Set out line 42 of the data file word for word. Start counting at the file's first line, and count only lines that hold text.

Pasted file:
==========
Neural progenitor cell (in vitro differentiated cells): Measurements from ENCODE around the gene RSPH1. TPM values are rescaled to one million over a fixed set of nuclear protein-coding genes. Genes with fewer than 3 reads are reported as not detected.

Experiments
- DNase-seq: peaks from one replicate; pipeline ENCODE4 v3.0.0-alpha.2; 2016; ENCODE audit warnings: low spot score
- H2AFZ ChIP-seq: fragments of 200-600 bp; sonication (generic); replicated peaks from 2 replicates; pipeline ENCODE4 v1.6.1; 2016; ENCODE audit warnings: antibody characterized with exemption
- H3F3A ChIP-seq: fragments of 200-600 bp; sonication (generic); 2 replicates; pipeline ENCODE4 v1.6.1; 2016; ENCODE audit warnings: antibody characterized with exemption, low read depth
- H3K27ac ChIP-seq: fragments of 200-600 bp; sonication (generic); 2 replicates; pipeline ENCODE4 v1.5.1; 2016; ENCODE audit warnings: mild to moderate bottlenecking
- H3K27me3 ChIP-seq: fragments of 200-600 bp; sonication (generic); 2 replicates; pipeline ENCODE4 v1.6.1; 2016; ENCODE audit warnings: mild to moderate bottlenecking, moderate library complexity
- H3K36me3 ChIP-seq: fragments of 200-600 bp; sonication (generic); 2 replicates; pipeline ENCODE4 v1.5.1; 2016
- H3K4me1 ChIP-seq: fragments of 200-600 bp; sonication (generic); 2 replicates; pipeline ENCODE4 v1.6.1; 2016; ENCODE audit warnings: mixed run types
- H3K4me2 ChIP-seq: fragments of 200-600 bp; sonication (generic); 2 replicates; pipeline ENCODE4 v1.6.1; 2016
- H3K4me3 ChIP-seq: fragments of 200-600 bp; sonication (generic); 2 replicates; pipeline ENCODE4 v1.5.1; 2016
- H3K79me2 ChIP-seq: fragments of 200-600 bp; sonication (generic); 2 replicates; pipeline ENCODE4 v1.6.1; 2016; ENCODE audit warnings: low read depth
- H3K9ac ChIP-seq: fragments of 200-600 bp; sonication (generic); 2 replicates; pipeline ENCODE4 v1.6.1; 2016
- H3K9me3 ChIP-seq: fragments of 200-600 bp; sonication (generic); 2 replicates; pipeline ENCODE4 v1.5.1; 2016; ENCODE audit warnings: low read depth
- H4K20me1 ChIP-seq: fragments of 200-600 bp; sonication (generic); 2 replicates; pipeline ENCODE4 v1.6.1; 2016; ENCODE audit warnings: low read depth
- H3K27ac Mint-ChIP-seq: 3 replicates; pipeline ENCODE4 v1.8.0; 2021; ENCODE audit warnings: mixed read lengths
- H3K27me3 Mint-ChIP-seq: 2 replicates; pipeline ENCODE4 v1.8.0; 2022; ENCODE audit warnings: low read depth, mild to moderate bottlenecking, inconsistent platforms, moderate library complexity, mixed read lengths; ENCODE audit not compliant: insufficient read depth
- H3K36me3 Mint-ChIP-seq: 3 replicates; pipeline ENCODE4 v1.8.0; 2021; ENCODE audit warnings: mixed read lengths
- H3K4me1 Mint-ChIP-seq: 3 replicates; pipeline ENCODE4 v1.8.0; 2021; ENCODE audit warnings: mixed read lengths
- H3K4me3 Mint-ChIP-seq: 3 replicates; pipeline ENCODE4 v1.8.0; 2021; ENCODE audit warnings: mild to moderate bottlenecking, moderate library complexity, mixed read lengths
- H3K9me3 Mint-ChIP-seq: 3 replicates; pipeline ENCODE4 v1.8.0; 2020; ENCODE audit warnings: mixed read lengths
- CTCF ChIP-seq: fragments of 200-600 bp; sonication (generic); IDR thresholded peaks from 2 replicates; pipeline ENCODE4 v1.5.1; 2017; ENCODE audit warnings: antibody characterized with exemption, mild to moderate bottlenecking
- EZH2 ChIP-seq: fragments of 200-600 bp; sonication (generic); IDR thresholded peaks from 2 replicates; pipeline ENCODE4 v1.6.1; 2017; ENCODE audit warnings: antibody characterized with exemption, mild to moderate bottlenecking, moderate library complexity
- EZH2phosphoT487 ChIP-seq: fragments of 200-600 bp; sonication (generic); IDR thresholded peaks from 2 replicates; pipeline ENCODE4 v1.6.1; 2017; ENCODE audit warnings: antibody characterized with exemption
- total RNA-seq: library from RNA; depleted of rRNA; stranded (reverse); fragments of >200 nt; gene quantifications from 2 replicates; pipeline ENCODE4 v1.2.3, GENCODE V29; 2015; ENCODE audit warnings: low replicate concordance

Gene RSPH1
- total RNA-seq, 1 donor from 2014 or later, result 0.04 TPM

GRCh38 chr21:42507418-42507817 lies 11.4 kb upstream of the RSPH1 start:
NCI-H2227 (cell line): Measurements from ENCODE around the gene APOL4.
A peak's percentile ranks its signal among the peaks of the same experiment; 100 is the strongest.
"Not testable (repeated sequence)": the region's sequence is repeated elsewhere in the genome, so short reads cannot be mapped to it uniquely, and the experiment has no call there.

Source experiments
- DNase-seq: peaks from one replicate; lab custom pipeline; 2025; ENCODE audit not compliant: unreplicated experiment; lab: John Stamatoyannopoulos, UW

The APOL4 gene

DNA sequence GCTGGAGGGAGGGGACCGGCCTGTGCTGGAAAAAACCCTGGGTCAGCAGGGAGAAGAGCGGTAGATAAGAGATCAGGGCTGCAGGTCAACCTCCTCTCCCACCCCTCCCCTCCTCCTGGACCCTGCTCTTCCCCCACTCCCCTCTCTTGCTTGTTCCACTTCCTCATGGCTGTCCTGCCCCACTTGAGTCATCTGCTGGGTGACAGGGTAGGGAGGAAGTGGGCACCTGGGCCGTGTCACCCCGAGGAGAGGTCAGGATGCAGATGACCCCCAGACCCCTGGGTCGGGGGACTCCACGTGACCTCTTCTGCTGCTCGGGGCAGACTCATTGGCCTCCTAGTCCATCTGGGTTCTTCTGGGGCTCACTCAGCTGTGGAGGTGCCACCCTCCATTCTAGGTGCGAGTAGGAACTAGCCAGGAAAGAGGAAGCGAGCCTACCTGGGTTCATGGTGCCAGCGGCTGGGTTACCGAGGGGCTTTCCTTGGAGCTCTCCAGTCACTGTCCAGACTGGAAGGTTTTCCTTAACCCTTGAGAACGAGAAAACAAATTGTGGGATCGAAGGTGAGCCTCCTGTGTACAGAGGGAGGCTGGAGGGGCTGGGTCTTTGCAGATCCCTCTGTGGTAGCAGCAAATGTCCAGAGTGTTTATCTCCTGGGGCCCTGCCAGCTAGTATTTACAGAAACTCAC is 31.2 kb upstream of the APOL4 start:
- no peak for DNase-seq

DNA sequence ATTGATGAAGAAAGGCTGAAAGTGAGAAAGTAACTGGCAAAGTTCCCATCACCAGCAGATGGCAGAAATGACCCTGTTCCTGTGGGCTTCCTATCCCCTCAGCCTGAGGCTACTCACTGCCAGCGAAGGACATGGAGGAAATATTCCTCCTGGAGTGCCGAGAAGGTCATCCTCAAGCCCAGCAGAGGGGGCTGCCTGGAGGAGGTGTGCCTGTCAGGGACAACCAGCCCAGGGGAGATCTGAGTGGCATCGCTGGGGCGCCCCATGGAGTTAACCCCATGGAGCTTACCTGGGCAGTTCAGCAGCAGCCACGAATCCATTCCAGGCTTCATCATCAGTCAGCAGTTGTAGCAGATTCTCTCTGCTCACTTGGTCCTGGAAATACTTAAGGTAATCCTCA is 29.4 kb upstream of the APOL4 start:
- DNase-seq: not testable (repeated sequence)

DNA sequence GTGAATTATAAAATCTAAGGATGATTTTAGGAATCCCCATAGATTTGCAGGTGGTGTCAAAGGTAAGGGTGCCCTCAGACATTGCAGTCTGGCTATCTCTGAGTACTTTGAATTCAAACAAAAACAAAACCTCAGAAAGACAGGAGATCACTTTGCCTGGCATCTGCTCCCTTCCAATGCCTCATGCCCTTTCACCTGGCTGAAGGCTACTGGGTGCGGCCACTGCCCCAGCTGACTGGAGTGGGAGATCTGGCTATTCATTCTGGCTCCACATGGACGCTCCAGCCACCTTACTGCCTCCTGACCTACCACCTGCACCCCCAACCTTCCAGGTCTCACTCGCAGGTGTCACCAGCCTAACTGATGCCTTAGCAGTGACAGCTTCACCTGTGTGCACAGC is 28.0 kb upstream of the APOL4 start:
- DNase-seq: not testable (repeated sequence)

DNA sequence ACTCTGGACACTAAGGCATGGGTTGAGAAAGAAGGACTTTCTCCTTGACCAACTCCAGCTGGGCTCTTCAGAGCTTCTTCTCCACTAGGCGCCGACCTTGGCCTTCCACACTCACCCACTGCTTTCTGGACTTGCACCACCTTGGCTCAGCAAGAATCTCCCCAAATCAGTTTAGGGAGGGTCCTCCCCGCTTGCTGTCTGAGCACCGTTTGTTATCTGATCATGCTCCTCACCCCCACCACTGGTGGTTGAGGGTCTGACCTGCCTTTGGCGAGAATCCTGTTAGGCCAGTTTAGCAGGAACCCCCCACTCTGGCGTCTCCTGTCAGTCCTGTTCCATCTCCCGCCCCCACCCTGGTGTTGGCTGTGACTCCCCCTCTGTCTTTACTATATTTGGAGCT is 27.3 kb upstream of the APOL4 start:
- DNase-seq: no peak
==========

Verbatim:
- DNase-seq: no peak